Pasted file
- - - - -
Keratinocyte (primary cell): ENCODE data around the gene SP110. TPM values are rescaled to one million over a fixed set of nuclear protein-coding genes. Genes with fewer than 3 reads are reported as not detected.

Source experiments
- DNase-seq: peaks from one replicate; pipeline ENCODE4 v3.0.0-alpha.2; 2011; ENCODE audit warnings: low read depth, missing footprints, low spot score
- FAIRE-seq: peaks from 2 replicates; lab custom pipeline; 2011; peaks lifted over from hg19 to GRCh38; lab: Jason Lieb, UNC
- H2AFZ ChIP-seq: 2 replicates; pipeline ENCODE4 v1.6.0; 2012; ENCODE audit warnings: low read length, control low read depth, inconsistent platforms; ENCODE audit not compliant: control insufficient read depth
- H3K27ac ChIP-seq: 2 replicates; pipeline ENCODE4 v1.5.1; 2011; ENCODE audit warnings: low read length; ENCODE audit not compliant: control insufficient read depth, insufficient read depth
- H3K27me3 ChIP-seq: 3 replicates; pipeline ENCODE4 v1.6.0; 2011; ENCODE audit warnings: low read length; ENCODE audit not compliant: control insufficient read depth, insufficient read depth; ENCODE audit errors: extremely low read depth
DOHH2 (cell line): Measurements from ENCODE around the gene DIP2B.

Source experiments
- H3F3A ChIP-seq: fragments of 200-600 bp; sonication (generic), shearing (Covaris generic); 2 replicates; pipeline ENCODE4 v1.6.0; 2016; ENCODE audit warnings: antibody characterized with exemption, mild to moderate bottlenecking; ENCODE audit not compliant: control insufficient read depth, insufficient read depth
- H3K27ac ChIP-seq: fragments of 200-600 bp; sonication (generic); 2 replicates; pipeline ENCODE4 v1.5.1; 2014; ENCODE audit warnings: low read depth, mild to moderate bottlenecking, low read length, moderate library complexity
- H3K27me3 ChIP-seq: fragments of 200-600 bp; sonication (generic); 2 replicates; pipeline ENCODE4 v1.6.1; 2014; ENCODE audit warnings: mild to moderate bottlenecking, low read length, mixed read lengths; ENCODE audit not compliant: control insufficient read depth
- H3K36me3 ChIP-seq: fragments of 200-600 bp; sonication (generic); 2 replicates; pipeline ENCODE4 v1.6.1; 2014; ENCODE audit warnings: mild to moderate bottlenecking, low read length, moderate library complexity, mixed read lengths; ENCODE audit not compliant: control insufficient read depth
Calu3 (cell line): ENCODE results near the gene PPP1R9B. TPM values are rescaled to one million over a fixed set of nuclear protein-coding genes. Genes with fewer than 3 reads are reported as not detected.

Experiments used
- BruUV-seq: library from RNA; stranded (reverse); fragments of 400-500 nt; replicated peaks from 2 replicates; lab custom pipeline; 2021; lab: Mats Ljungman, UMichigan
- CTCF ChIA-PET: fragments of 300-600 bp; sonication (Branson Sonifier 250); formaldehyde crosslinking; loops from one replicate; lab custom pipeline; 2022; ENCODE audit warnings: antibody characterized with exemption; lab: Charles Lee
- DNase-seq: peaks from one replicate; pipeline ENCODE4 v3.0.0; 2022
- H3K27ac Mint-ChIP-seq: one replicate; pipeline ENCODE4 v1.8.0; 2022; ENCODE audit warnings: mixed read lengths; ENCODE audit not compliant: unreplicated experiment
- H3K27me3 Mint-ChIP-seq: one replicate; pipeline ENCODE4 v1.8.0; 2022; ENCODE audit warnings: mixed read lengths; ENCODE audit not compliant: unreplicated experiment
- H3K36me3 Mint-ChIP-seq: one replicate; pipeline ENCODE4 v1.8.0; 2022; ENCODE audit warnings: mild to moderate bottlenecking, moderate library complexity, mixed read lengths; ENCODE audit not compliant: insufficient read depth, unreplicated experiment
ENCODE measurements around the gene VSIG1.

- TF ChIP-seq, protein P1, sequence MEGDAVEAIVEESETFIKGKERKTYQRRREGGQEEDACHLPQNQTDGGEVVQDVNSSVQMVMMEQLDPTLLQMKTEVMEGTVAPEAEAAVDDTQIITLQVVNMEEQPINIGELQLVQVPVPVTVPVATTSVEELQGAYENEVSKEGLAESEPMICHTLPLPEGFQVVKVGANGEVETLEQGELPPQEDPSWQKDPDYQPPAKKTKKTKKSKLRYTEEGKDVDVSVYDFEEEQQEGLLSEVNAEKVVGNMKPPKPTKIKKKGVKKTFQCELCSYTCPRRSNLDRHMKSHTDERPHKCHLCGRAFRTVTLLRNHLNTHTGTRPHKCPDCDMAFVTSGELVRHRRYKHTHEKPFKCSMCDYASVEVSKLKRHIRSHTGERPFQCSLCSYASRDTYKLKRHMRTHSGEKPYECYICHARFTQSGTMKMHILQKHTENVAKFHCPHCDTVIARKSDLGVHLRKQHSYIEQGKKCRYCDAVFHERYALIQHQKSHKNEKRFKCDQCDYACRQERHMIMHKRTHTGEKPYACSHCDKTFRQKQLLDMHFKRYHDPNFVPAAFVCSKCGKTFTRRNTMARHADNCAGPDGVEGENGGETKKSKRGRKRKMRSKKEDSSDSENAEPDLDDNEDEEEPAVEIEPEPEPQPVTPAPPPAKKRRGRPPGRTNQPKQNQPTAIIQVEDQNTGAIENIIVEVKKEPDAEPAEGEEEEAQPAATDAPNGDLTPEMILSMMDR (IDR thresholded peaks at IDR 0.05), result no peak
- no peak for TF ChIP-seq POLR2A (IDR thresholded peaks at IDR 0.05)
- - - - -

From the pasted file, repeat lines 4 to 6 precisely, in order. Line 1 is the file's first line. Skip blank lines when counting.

- FAIRE-seq: peaks from 2 replicates; lab custom pipeline; 2011; peaks lifted over from hg19 to GRCh38; lab: Jason Lieb, UNC
- H2AFZ ChIP-seq: 2 replicates; pipeline ENCODE4 v1.6.0; 2012; ENCODE audit warnings: low read length, control low read depth, inconsistent platforms; ENCODE audit not compliant: control insufficient read depth
- H3K27ac ChIP-seq: 2 replicates; pipeline ENCODE4 v1.5.1; 2011; ENCODE audit warnings: low read length; ENCODE audit not compliant: control insufficient read depth, insufficient read depth